6.         Incorporate ways to measure activity.  You won’t know what’s working unless you incorporate some sort of tracking codes into each social media platform and initiative. The time to do this is before you launch a campaign. There are many metrics from which to choose.  Heidi Cohen shares this graph from the business world.

            For tons of tips especially targeted towards nonprofits, check out Beth Kanter and KD Paine’s new book, Measuring the Networked Nonprofit. You’ll find both transactional metrics (counting things like “likes” and “click throughs”) and transformational metrics (looking at engagement such as comments, shares, email feedback and participation in polls or surveys). 
            Also see Metrics for Building, Scaling, and Funding Social Movements on Beth’s Blog. 
7.         Once you measure, then ask “So what?” Data is useless to you unless you derive some meaning from it.  In Oscam’s Razor by Avinash Kaushik we are exhorted to do a simple test: The Three Layers of So What Test. For example: (1) So what that repeat visitors to your website are up month by month? (2) You say this shows you’re now a stickier website? So what? (3) You say this means you should do more xyz to leverage this trend? So what? If you can’t come up with a concrete reason for doing more of this, then perhaps it’s not a good metric for you to be using. On the other hand, perhaps you notice that the conversion rate for your top keywords has increased significantly in the past few months. (1) So what? (2) You say your pay-per-click campaign is having a positive impact and you want to reallocate funds to the key words showing the most promise. So…. good idea! This is a good metric for you.
And remember — the different types of metrics (transactional and transformational) each have their purpose. As Meghan Peters shares on Mashable in SMO vs. Engagement:
            There are two key methods for supercharging your social strategy: social media optimization (SMO) and engagement. Although they’re equally important for getting more people to your website via social networks, far different rules apply for each. SMO implies a scientific approach — updates are crafted with the intention of being seen, and ultimately clicked on, by your audience. Engagement, on the other hand, is about connecting with fans and followers. The idea is to build a community of vested members who will respond to and share your social updates because the content resonates strongly.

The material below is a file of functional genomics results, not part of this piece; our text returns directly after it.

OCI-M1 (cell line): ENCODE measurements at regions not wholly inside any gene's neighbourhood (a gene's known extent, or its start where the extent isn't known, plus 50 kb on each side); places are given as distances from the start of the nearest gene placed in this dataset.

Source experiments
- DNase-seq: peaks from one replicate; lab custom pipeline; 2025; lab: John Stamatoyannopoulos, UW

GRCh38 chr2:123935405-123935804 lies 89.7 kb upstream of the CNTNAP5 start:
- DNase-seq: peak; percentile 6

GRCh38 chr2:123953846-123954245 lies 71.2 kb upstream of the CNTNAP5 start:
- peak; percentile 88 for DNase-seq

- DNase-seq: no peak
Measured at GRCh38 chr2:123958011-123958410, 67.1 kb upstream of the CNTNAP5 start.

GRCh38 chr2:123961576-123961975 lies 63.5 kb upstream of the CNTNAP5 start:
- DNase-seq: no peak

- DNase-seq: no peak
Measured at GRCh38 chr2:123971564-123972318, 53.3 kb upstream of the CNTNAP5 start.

See me?
Know when you’re simply trying to be seen. This is usually when you’re trying to broaden your audience and increase awareness (vs. when you’re trying to connect). Transactions (SMO) can get you more site visits. And that’s a good thing when you’re beginning your journey with potential supporters. You figure out the content that will work best with the demographic of each social network; you select the best timing for your posts, and you understand the particular usage modewith which your audience connects to each platform (e.g., to listen; read, or act) and craft your content accordingly.
Engage with me!
Know when you’re trying to connect. Transformation (engagement) strategies can get the right people to your site, and keep them there.  They view more pages, make more comments and begin to incorporate their ideas into your product and/or brand. They become vested. This makes you necessary and relevant, and assures your continued existence.
Who are you?You’re someone with a great story to tell about a vision to change the world for the better. You can bring visitors to your website, blog and social media channels by using an optimized social media strategy (including great content) that reaches out and grabs folks attention.  This is the start of your journey.
Why are you here?   You’re here to change something… to right a wrong… to build a movement. You can do this with transformational strategies that engage folks and create loyalty.  This is your true goal.  Because loyal constituents become loyal supporters.
How do you use social media as a tool to take potential donors on a journey from awareness… to interest… to involvement… to investment? Do you have different strategies that apply to different signposts along the way?

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  1. Even the Pope has recently joined Twitter! That the head of one of the most traditional institutions can embrace social media just shows you the relevance it has today. I'm sure the Church had many hesitations in joining social media, but clearly the benefits have outweighed the risks.

  2. Indeed.